Special Mention - Great Britain (English) - 2005 - 43
Willis, Jeanne (text)
Slater, Nicola (illus.)
London [et al.] : Macmillan Children’s Books, 2004. 86 p.
Boy – Dumbness – Loneliness – Friendship – Animals – Fighting for rights
Tom is an intelligent and curious boy with an extraordinary ability to acutely observe the world around him. Since he can’t speak, however, most people mistake him for a simpleton. To escape his loneliness, the 11-year-old often visits the zoo animals, detecting a lot of parallels between their situation and his own, and starts to befriend Zanzi, a female gorilla who can use sign language. In a captivating, quiet first-person narrative, the protagonist of this beautiful story shows that many misunderstandings only arise because people are not prepared to take time and listen properly to their fellow creatures. When he conceives a clever yet dangerous-looking plan to fight for his new friend’s baby, Tom eventually manages to open people’s eyes and ears. (10+)
Special Mention - Ireland (English) - 2005 - 44
Cashman, Seamus (ed.)
Askin, Corrina (illus.)
Clarke, Alan (illus.)
Something beginning with P : new poems from Irish poets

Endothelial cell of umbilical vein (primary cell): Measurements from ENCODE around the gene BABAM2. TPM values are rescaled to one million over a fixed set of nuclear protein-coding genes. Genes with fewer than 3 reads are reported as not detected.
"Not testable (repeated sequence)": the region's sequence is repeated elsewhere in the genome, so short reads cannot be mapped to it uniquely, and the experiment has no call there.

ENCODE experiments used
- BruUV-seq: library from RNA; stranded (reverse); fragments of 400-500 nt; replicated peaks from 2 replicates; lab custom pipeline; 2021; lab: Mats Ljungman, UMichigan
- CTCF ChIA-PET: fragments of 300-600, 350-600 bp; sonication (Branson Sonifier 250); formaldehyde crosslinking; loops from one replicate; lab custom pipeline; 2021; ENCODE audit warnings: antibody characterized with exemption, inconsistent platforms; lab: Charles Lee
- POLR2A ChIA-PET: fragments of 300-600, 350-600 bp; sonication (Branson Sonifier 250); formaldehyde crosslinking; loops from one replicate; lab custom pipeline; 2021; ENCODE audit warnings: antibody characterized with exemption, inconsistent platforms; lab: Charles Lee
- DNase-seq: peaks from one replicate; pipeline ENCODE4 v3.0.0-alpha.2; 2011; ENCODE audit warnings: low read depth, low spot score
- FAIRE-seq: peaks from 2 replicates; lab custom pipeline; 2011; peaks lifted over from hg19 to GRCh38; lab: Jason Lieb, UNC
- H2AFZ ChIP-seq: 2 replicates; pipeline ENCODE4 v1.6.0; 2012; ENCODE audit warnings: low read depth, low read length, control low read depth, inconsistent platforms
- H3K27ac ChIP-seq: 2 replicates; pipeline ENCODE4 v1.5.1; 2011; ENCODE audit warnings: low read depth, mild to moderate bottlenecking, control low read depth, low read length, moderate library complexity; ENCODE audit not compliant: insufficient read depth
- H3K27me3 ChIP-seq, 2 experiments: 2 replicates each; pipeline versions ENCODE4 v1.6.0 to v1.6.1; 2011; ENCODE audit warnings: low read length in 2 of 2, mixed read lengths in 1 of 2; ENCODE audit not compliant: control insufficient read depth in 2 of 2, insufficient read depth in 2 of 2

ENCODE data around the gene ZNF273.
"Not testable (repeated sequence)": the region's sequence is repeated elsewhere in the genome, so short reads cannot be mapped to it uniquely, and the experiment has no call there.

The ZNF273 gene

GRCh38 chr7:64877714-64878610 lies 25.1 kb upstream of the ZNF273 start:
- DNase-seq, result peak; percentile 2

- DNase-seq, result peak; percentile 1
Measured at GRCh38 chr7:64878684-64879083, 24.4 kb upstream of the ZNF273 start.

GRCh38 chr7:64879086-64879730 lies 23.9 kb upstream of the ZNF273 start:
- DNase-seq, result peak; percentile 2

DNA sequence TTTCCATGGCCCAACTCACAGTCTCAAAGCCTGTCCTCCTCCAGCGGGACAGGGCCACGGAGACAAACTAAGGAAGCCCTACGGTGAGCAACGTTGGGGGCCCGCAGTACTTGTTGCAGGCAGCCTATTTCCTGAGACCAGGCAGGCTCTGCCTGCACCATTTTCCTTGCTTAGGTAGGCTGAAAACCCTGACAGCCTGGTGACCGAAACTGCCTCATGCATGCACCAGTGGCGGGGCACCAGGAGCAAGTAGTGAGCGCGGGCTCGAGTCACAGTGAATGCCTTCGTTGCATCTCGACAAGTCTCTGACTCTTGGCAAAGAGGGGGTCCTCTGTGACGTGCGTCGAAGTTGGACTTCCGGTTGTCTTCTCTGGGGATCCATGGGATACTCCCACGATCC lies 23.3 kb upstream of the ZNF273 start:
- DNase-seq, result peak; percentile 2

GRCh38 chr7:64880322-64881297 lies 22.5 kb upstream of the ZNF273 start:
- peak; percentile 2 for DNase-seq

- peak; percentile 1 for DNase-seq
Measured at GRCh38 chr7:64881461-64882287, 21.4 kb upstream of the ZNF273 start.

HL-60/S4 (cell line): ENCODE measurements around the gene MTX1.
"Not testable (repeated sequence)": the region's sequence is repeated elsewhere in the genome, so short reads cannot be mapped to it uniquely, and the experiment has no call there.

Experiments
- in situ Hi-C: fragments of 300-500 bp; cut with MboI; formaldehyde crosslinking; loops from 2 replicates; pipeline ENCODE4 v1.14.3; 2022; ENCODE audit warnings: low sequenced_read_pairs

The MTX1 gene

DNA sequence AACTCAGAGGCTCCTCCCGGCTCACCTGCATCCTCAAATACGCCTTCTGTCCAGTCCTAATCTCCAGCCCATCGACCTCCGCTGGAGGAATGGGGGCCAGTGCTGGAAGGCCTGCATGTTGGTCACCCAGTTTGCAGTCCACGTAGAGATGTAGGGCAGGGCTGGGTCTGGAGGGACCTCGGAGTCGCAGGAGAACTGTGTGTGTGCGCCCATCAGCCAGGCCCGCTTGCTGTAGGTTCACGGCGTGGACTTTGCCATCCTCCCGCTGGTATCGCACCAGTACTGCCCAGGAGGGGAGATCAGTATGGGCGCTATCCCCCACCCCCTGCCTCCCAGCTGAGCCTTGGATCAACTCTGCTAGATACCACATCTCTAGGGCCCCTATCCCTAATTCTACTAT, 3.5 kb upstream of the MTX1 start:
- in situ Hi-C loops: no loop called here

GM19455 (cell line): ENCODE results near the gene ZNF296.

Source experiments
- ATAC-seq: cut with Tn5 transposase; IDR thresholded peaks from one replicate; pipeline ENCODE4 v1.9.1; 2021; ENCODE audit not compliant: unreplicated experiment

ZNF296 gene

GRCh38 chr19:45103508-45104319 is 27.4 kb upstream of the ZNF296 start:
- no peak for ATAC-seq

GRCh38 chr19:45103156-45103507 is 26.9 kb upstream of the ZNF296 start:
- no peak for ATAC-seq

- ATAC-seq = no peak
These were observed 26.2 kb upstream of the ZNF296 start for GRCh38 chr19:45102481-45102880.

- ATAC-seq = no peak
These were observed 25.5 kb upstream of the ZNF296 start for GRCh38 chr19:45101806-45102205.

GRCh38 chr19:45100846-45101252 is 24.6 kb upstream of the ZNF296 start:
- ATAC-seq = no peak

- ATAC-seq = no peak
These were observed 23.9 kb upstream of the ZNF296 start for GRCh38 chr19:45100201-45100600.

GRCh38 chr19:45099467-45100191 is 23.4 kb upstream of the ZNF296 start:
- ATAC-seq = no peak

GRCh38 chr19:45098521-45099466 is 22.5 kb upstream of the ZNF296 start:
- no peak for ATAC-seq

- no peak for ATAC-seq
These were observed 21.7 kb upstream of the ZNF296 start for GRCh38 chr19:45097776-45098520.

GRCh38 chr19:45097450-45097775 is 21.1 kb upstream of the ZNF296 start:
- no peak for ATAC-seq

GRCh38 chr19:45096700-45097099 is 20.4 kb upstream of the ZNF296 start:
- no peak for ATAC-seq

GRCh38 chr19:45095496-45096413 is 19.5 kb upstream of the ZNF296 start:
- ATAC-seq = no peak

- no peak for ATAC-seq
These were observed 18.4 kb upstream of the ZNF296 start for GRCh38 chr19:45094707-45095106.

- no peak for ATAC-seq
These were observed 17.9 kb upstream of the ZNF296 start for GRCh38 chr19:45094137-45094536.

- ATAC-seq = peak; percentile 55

Dublin : O’Brien Press, 2004. 160 p.
Children’s poetry – Anthology
This wonderful poetry collection features over 100 new poems by the crème de la crème of Irish poets such as Desmond Egan, Gabriel Fitzmaurice, Seamus Heaney, Nuala Ní Dhomhnaill, and Gabriel Rosenstock, to name but a few. Written exclusively for this anthology, this colourful bunch of works offers a unique opportunity for children and adults alike to dive into the fascinating world of language. If the words alone make for a captivating read, the illustrations by Corrina Askin and Alan Clarke, some bold and bright, some soft and sensitive, turn this into a treasure of Ireland’s rich poetry that no one would want to miss. The appendix provides some useful English translations of the poems written in Irish, an alphabetical index of the poems (both first lines and titles), authors, and illustrators, as well as short biographical notes of all the artists who contributed to this splendid book. (5+) ☼
Special Mention - Canada (English) - 2005 - 45
Aldana, Patricia (ed.)
Paterson, Katherine (foreword)
Dragland, Stan (transl.)